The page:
I'm a bit obsessive about stormwater and what it washes off of our city streets into the Bay. It's a recognized problem. SPU (Seattle Public Utilities) wrote a new stormwater manual to comply with EPA and Ecology rulings. New projects, including new road projects, above a certain square footage size limit are required to infiltrate or manage stormwater to the "maximum extent practicable" - or "feasible", I think is the term in Seattle. So far nothing seems to be feasible for our urban city streets, and it's very discouraging. SDOT is a perennially underfunded agency - I really don't know how they can get anything done - and there has been no enthusiasm shown on their part for trying to figure out the problem of urban (as in downtown) stormwater. Nothing has been designed for our situation of urban streets, there aren't any off the shelf solutions, and I can't really imagine what such solutions might look like, myself. I don't have to imagine the consequences, though. Stormwater from roadways carries enough pollution from auto fluid leaks into the Sound to equal the Exxon Valdez spill, every two years.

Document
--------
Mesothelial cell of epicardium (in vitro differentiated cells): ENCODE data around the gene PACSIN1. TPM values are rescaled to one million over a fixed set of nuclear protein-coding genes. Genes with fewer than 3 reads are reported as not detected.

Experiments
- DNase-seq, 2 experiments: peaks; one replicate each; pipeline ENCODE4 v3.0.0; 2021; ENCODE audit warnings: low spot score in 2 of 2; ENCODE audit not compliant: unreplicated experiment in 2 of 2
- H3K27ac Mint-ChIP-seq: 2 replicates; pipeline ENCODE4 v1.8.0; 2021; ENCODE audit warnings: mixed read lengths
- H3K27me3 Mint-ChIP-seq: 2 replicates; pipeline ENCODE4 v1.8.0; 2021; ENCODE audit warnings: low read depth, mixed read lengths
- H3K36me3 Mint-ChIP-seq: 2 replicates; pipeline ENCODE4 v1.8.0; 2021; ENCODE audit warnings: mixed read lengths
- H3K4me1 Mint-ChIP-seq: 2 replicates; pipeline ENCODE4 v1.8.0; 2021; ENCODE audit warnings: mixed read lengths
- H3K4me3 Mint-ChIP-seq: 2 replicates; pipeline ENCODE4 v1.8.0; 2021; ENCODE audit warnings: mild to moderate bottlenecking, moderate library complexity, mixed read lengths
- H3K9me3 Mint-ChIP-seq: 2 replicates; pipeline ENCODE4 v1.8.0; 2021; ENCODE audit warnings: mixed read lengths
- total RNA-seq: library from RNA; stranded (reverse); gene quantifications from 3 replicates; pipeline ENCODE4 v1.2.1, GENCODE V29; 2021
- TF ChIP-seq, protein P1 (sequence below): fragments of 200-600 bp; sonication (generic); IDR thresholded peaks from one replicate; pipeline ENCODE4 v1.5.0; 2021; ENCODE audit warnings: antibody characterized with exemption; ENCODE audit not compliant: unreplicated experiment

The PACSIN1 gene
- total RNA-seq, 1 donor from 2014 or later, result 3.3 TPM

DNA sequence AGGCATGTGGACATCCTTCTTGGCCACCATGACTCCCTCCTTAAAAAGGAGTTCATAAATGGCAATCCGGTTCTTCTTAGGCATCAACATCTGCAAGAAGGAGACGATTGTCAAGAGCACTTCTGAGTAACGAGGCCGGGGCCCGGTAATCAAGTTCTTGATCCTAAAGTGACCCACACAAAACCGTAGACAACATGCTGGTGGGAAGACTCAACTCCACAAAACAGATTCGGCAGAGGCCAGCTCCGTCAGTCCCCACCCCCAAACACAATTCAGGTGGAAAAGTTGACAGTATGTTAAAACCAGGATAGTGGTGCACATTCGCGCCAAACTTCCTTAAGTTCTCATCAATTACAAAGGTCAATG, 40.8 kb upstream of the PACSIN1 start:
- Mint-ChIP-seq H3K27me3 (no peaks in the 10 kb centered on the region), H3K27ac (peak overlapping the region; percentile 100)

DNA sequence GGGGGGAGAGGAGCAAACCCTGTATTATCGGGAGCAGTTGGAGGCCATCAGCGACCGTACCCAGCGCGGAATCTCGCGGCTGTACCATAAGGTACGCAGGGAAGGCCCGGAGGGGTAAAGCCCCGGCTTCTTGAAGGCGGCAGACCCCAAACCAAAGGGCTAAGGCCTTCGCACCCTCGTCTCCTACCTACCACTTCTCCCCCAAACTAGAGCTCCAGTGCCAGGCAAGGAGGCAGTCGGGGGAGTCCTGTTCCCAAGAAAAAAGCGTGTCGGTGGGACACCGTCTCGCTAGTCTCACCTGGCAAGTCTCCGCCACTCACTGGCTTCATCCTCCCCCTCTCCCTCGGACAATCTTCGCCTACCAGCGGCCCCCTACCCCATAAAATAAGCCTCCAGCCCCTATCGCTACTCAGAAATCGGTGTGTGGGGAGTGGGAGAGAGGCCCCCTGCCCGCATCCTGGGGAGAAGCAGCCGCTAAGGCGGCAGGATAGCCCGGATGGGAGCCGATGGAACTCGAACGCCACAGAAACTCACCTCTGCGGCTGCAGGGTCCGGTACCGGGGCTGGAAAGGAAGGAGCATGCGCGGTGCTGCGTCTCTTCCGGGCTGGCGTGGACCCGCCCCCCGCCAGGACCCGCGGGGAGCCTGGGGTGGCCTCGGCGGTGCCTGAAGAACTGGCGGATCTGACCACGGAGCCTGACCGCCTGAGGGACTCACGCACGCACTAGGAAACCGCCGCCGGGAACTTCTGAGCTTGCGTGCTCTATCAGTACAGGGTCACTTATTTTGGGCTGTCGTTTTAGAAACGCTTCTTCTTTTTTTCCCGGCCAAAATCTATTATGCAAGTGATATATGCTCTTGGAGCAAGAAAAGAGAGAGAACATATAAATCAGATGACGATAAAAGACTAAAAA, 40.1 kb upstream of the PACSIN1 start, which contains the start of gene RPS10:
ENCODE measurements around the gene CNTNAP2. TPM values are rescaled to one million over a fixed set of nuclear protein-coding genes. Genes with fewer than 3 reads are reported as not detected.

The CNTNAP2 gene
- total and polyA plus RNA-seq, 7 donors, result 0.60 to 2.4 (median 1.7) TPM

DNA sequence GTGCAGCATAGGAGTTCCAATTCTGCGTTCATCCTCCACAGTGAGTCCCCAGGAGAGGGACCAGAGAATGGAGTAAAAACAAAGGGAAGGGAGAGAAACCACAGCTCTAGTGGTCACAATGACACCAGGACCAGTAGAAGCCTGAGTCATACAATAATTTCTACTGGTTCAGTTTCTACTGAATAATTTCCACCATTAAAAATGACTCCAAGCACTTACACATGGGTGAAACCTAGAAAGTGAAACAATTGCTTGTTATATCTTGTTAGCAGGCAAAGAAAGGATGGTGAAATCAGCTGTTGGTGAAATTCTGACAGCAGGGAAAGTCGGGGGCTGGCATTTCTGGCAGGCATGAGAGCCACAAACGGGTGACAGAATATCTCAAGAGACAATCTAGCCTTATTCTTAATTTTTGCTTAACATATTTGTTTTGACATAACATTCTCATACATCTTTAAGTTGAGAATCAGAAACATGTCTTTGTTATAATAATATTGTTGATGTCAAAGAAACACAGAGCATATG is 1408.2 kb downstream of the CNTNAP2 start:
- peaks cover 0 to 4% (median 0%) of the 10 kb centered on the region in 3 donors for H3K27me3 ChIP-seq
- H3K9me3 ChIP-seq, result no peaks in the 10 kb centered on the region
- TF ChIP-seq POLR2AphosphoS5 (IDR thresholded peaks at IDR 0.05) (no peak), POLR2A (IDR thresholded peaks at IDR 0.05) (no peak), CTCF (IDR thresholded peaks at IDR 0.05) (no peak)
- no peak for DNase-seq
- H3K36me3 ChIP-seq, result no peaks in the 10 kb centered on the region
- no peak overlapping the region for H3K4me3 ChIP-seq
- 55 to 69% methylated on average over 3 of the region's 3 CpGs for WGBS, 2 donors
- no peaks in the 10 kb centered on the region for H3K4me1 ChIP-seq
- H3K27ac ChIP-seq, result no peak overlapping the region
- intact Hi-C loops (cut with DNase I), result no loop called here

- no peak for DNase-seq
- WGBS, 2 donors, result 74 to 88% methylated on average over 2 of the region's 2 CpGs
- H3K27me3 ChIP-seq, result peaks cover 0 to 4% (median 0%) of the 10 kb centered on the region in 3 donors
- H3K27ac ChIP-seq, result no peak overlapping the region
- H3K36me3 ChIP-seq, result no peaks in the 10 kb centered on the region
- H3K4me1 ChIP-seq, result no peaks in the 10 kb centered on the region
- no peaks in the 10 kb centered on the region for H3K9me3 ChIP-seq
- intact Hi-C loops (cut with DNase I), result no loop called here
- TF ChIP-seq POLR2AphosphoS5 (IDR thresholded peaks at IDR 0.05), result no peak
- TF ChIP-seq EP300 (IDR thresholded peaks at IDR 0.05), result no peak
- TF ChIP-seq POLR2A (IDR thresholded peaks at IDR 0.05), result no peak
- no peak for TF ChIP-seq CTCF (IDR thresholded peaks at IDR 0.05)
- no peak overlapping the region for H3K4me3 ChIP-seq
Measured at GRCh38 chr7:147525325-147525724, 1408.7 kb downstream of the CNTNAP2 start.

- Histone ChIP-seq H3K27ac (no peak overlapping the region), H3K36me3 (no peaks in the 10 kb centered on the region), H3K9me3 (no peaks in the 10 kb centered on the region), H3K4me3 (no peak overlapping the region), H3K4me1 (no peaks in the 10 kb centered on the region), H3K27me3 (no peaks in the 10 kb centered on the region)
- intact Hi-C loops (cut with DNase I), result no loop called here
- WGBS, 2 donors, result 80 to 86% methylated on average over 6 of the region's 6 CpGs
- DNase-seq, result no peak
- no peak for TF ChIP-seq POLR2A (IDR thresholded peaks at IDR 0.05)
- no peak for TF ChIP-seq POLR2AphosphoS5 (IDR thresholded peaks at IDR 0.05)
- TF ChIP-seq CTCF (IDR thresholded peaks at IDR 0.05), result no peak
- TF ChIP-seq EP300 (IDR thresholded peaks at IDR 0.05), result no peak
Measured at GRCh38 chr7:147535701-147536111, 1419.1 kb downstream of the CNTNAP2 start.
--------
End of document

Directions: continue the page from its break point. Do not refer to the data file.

We've had to waste a lot of recent opportunities to do something about the polluted water coming off of our streets. All of the repaving that was being done for the Bridging the Gap work was designed before the new stormwater rules were in effect. That work will last for 50 years, without any added stormwater treatment. There is a big new plan for Denny Way that includes lots of "green" but no stormwater treatment. I haven't gotten a satisfactory explanation why. I had thought the work for the new RapidRide bus bulbs on 3rd Avenue would have stormwater filtration designed in. The draft version of the stormwater manual required added filtration anytime there were significant curb changes. It proved to be too hard, or too expensive. Then there is the coordination between SDOT, SPU, and adjacent property owners; no one ever really owns the problem and nothing gets done. I think we can do better, and really, we have to, somehow - but as I said, SDOT is an unloved and starved agency. It's up to us in the end, isn't it?
Cross-posted to Inside Belltown